Derivation of Hazard Score

The Hazard Score is used to sort the 987 chemical and biological agents in the Agents table of Haz-Map. 

First, how great is the risk of industrial exposure? Each chemical gets points for the number of common industrial processes in which exposure could occur from using, mishandling or spilling. Industrial chemicals enter the body usually through either the skin or inhalation routes. Each chemical gets 3 points if it has the ACGIH skin designation and 3 points if it is classified as "TIH" by the North American Emergency Response Guidebook. TIH stands for Toxic Inhalation Hazard, and these volatile and toxic chemicals present the highest inhalation danger to spill responders.

Second, how toxic is the chemical in terms of potency, persistence in the body, carcinogenic potential and injury to target organs? Each chemical gets 2 points for potency if it has a low TLV (< or = to 1 ppm or 1 mg/m3) and 1 point for potency if it has a medium TLV (< or = to 5 ppm or 5 mg/m3).

Examples are shown for the ten chemicals with the highest hazard scores: carbon monoxide, lead, cadmium, mercury, nickel, formaldehyde, arsenic, ethylene oxide, chromium, and sulfur dioxide.

 

Ten Chemicals with the Highest Hazard Scores

CRITERIA

POINTS CO

Pb

Cd Hg Ni HCHO As EtO Cr SO2

Associated Processes

count

19

12

13

7

10

12

8

1

14

14

Skin Absorption

3

 

 

 

3

   

 

 

   
Inhalation (TIH) 3 3             3   3
Bioaccumulates 3   3 3 3 3   3   3  

Low TLV

2

 

2

2

2

 

2 2

2

2

 

Medium TLV

1

 

 

    1  

 

    1

Organophosphate

3

                   

Organochlorine

3

                   

Carbamate

2

                   

Chemical Asphyxiant

3

3

 

               

Simple Asphyxiant

2

                   

IARC Known Carcinogen

3

   

3

 

3

  3 3 *  

IARC Probable

2

          2        

IARC Possible

1

 

1                

Reproductive Toxin

3

3

3

 

3

     

3

   

Skin Burns

2

          2

 

2

*  

Allergic Dermatitis

2

     

2

2

2   2

2

 

Chloracne

3

                   
Interstitial Fibrosis 3                    

Asthma

3

       

3

3  

3

3

 

Pneumonitis

3

   

3

3

3

3

 

3

 

3

Chronic Bronchitis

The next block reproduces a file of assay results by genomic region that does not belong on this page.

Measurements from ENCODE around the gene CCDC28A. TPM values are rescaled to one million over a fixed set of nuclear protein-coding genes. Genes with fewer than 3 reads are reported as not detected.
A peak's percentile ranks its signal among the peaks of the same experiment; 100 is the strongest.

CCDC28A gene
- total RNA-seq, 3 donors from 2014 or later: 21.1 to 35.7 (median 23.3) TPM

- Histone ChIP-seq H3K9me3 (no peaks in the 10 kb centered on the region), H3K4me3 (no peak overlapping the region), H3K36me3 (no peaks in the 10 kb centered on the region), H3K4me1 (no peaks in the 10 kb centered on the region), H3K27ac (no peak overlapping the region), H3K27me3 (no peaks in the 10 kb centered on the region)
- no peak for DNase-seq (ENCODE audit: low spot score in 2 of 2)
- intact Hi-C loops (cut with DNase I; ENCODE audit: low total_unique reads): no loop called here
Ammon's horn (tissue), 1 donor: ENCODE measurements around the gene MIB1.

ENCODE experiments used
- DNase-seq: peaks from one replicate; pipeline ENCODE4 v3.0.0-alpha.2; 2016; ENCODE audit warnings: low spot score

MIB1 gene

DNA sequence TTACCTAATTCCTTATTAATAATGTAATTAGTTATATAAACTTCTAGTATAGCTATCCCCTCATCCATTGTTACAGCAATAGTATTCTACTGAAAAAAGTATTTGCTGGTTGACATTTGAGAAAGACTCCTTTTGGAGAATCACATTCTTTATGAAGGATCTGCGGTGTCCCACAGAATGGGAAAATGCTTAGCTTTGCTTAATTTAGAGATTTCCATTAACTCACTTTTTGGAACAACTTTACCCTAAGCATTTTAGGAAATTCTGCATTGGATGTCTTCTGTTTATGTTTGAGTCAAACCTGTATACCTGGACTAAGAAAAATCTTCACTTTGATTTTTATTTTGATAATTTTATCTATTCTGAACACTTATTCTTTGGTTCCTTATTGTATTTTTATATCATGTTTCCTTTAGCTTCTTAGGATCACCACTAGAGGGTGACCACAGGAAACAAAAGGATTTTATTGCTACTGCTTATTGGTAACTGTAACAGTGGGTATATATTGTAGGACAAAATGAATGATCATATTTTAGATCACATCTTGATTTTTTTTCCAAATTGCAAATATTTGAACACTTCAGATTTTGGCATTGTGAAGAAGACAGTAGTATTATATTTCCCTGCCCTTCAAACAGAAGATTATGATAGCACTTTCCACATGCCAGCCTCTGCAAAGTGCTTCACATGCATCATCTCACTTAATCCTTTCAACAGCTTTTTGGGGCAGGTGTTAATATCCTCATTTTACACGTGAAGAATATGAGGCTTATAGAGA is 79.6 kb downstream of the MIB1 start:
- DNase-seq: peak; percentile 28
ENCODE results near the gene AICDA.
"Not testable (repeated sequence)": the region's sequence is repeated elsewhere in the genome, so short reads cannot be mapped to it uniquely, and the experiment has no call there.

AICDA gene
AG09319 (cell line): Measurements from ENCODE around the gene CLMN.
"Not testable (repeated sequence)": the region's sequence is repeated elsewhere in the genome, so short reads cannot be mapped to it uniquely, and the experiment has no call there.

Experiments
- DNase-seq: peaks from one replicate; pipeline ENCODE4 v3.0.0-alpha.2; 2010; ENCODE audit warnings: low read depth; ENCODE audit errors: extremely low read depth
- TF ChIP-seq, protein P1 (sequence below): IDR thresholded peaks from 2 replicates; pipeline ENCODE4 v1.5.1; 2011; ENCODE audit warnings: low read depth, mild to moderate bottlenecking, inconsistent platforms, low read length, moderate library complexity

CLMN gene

3

           

 

    3
Lung Cancer 3     3   3   3   *  

MetHgb, Primary

3

                   

MetHgb, Secondary

1

                   
Aplastic Anemia 3             3      
Hemolytic Anemia 3   3                

Liver, Primary

3

                   

Liver, Secondary

1

 

   

 

    1

1

*

 

Kidney Damage

3

 

3

3

3

        *  

Peripheral Neuropathy

3

  3  

3

    3

3

   

Parkinson's Syndrome

3

3                  

CNS Solvent Syndrome

3

                   

Totals

 

31

30

30

29

28

26

26

26

24

24

 

*About Chromium Compounds

The score of 22 for chromium is for chromium metal and Cr III compounds. The International Agency for Research on Cancer considers these compounds to be "not classifiable as to carcinogenicity in humans." Chromium VI compounds are classified by IARC as human carcinogens (Class 1). Hexavalent chromium compounds (Cr VI) include:

  1. Water-soluble compounds: chromium trioxide (chromic acid), and monochromates and dichromates of sodium, potassium, ammonium, lithium, cesium and rubidium;
  2. Water-insoluble compounds: zinc chromate, strontium chromate and sintered chromium trioxide; [ACGIH

"NIOSH considers all Cr(VI) compounds (including chromic acid, tert-butyl chromate, zinc chromate, and chromyl chloride) to be potential occupational carcinogens." [NIOSH Pocket Guide Appendix

"Compounds of CrIII do not cause chrome ulcerations and do not generally initiate allergic dermatitis without prior sensitization by CrVI compounds." [ILO Encyclopedia] Chromates, the most common cause of allergic contact dermatitis, are released as hexavalent chromium from chrome-plated metal tools and machine parts. [Marks & DeLeo, p. 117-9] Animal experiments have associated chromium with birth defects, but there are no studies implicating it as a cause of birth defects in humans. Chronic exposure to hexavalent chromium may produce evidence of kidney and liver injury. [ATSDR Case Studies # 4] Asthma reported in printer, plater, welder and tanner (chromium and nickel); [Chan-Yeung & Malo] Allergic contact dermatitis in agricultural workers, construction workers, mechanics and printers; [Marks & DeLeo]

 

Revised: February 08, 2004

brownjay@haz-map.com

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